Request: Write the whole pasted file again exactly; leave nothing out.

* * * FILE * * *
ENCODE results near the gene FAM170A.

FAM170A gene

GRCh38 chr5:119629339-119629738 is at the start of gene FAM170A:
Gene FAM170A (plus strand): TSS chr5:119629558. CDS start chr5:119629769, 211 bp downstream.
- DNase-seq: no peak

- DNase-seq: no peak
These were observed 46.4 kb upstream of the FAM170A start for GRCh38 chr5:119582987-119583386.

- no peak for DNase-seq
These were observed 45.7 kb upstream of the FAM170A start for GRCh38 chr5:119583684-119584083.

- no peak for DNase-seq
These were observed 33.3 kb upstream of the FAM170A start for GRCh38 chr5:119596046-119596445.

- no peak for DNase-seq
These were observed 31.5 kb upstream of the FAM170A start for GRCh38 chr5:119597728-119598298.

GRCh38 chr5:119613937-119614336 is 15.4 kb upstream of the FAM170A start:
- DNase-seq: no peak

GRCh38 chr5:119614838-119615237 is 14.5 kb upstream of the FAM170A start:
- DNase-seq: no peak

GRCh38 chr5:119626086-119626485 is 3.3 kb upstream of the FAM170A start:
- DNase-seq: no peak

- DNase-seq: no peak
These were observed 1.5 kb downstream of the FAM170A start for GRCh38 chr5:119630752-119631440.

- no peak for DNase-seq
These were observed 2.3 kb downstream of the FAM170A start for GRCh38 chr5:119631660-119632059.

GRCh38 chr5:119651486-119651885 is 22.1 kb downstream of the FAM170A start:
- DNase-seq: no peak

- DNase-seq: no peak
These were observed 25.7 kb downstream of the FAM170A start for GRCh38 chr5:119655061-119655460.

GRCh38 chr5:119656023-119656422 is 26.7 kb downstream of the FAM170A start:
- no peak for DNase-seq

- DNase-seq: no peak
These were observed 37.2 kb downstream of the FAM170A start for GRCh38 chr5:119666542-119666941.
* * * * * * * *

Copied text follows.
ENCODE results near the gene FAM170A.

FAM170A gene

GRCh38 chr5:119629339-119629738 is at the start of gene FAM170A:
Gene FAM170A (plus strand): TSS chr5:119629558. CDS start chr5:119629769, 211 bp downstream.
- DNase-seq: no peak

- DNase-seq: no peak
These were observed 46.4 kb upstream of the FAM170A start for GRCh38 chr5:119582987-119583386.

- no peak for DNase-seq
These were observed 45.7 kb upstream of the FAM170A start for GRCh38 chr5:119583684-119584083.

- no peak for DNase-seq
These were observed 33.3 kb upstream of the FAM170A start for GRCh38 chr5:119596046-119596445.

- no peak for DNase-seq
These were observed 31.5 kb upstream of the FAM170A start for GRCh38 chr5:119597728-119598298.

GRCh38 chr5:119613937-119614336 is 15.4 kb upstream of the FAM170A start:
- DNase-seq: no peak

GRCh38 chr5:119614838-119615237 is 14.5 kb upstream of the FAM170A start:
- DNase-seq: no peak

GRCh38 chr5:119626086-119626485 is 3.3 kb upstream of the FAM170A start:
- DNase-seq: no peak

- DNase-seq: no peak
These were observed 1.5 kb downstream of the FAM170A start for GRCh38 chr5:119630752-119631440.

- no peak for DNase-seq
These were observed 2.3 kb downstream of the FAM170A start for GRCh38 chr5:119631660-119632059.

GRCh38 chr5:119651486-119651885 is 22.1 kb downstream of the FAM170A start:
- DNase-seq: no peak

- DNase-seq: no peak
These were observed 25.7 kb downstream of the FAM170A start for GRCh38 chr5:119655061-119655460.

GRCh38 chr5:119656023-119656422 is 26.7 kb downstream of the FAM170A start:
- no peak for DNase-seq

- DNase-seq: no peak
These were observed 37.2 kb downstream of the FAM170A start for GRCh38 chr5:119666542-119666941.